If there's anything we can begin to look forward to again, it's trip planning. However, trip planning as a solo person or a young adult is quite a bit different than planning a trip when one has their own family. Kids aren't always the aptest to sit down and decide on destinations or details, and this can make for a messy time when everyone wants something different, but no one wants to sit down and actually plan it... until now.

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Planning a trip as a family can actually be fun and with a few simple tips and tricks, it can be as easy as sitting down at the dining room table and having dinner. The key is to see it from a child's point of view and make things fun in a way that translates to that child-like level. Kids always live in the 'now,' meaning anything in the future isn't really a thought in their minds nor is it interesting. Saying the word 'Disneyworld' now as opposed to speaking about it a year from now will elicit vastly different reactions, and getting them to be in on the vacation-planning action can be a little tricky.

Start Off Right: Get Their Attention

The best way to do this is with food! Order a pizza, have a pasta night, or get their favorite takeout food. Any way that good food can be incorporated will always mark the beginning of an eventful and productive dinner. Once everyone is down, seated, and eating, it's time to break out the ace up your sleeve.

Prior to sitting down for dinner, it's helpful to print out things such as pictures and facts - basically, anything that's tangible and can be read or looked at. Pictures of destinations will go a long way in terms of grabbing children's attention and give them something to base their decisions on. They can also help to prompt discussions and encourage thoughtful conversations about which destination would be the most fun for your family.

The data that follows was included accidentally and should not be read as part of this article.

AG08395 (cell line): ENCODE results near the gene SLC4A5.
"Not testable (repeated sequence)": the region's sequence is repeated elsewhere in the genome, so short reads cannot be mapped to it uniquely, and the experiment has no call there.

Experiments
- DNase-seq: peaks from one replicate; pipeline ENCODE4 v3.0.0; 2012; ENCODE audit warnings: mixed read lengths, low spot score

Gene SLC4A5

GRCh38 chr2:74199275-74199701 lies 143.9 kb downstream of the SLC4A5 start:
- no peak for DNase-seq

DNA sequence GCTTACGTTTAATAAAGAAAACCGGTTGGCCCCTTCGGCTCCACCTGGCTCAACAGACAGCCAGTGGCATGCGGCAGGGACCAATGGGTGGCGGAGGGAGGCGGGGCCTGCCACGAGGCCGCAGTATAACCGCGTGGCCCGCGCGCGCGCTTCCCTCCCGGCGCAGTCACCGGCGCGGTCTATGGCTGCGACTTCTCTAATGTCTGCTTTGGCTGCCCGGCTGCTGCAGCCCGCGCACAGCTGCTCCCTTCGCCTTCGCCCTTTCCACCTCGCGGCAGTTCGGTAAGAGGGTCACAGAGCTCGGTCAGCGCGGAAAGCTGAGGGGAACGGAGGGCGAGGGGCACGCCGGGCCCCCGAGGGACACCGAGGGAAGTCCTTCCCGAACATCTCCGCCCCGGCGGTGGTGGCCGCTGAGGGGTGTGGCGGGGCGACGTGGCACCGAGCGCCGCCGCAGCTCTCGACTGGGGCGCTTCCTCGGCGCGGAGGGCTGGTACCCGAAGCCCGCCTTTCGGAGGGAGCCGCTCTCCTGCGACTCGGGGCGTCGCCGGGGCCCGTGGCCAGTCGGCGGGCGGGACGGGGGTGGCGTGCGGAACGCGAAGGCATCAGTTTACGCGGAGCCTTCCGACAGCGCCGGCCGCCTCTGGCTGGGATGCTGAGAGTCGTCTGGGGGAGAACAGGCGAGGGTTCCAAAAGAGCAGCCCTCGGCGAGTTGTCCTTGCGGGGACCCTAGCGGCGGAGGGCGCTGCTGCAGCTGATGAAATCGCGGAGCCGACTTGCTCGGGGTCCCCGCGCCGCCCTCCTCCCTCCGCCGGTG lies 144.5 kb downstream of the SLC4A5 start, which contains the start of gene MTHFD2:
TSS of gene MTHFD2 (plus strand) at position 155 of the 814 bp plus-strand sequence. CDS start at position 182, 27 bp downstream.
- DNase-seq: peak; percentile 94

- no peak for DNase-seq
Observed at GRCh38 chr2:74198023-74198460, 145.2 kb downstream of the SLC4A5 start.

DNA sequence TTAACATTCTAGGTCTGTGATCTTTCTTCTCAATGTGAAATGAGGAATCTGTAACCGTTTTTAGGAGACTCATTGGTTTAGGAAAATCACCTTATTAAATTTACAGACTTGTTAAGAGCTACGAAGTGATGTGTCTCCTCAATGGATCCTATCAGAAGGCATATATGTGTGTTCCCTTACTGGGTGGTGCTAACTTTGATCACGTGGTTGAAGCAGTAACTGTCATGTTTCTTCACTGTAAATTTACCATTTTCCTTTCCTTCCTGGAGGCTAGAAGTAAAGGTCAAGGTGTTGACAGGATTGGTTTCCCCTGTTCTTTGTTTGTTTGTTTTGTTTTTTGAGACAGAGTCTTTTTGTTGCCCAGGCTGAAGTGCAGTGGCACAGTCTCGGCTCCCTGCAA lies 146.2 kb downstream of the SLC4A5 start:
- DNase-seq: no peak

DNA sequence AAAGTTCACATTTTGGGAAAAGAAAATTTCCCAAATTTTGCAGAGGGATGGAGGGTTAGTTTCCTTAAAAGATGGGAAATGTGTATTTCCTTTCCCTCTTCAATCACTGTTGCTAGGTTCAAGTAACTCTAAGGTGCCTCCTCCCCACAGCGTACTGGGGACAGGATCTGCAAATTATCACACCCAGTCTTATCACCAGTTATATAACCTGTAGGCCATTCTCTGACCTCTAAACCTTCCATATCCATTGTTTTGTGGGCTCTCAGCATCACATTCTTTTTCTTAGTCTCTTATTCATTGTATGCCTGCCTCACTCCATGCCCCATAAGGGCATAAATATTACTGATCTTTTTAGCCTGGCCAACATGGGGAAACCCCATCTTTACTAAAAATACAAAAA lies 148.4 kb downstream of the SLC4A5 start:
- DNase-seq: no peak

Be Ready With Supplies

Allowing everyone to write down their thoughts, expectations, and goals while on vacation is a great way to have everyone be involved. Take the time to write all of these things down and then take turns reading them. You can even make a game out of it and have everyone pop their suggestions and vacation needs in a bowl or hat, then take turns pulling them out, reading them and voting on whether or not they're in agreeance or how important they think each item is.

Related: Traveling With Kids: 10 Travel Hacks That Will Get Your Family Through Your Next Vacation

This is also a great time to talk about the things your family doesn't want in terms of a vacation, as well. Systematically eliminate the destinations that don't sit well with everyone and determine what everyone expects in terms of lodging accommodations, experiences, and activities. When so many options are available from rental homes to hotels and all-inclusive resorts, there's a lot to hash out and determine. This can also help to weed out destinations based on the accommodations - if an all-inclusive resort is something everyone agrees on, then focus on destinations that have plenty of options. If a rental is something everyone is leaning towards, then perhaps a quiet getaway or a fun, nature-themed vacation is the best bet.

Related: 10 Family Vacation Destinations Better Than Disney

Decide On Travel Groups, Tour Guides, And Activities

While on vacation, your family might think it's easier to sign up for tour-guided activities. This can be especially helpful when visiting other countries, such as Europe, where there is an overwhelming number of sights to see and, luckily, plenty of incredible tour guides and tour groups. Deciding on must-see landmarks and sights will help shape the outlook of your trip and whether or not a travel guide will be needed. This is also the perfect time to decide on travel-related activities, as well.

Planning a trip to the Bahamas? Decide on glass-bottom boat tours, which beaches you'd love to see, any wildlife experiences, and maybe set aside a day for shopping and touring the island. Is New York City the pre-determined destination? Pull up a map and figure out where in the city to stay in order to have a central home-base and access to all the things you and your family would like to see. This process might be a long one and could take multiple days or even weeks to nail down, but the end result will be even better because the entire family was able to be in on it.

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